- Center for Migration and Development
- Princeton Institute for International and Regional Studies
- Program in Latino Studies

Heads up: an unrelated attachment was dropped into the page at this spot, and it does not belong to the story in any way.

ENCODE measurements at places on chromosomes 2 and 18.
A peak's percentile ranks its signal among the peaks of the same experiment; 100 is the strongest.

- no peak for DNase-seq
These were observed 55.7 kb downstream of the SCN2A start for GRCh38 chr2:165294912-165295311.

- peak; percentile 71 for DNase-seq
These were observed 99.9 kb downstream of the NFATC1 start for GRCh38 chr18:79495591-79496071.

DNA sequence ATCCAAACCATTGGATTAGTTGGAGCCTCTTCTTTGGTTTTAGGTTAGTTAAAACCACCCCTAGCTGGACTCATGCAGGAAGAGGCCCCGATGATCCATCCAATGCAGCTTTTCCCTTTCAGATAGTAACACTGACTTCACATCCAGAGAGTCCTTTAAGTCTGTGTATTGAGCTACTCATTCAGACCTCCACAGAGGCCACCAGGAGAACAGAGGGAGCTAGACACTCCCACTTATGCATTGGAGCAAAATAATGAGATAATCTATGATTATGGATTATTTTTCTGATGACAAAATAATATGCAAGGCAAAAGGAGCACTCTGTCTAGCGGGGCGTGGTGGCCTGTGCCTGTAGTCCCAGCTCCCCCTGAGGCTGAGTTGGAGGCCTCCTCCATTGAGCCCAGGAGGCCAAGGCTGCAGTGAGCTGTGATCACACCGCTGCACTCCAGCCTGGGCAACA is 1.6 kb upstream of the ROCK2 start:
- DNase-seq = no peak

In the aftermath of the neoliberal “Washington Consensus” of the 1990s, democratic competition in Latin American became increasingly structured by a basic left-right ideological cleavage as new social and political movements repoliticized the region’s profound socio-economic inequalities. The so-called “left turn” of the early 21st century was followed by a series of conservative takeovers between 2015 and 2019, only to give way to a new cycle of leftist victories in recent years. Increasingly, left-right competition is associated with the politicization of cultural identities — including race, ethnicity, gender and sexuality — in addition to social and economic inequalities, making it essential to understand polarization in multi-dimensional political space. Polarization is also occurring in contexts where traditional political parties have lost their hold on the electorate and been displaced by new, often more radical contenders on the left or right “flanks” of mainstream party systems. This presentation will explore the causes and dynamics of polarization and assess their implications for Latin American democracies.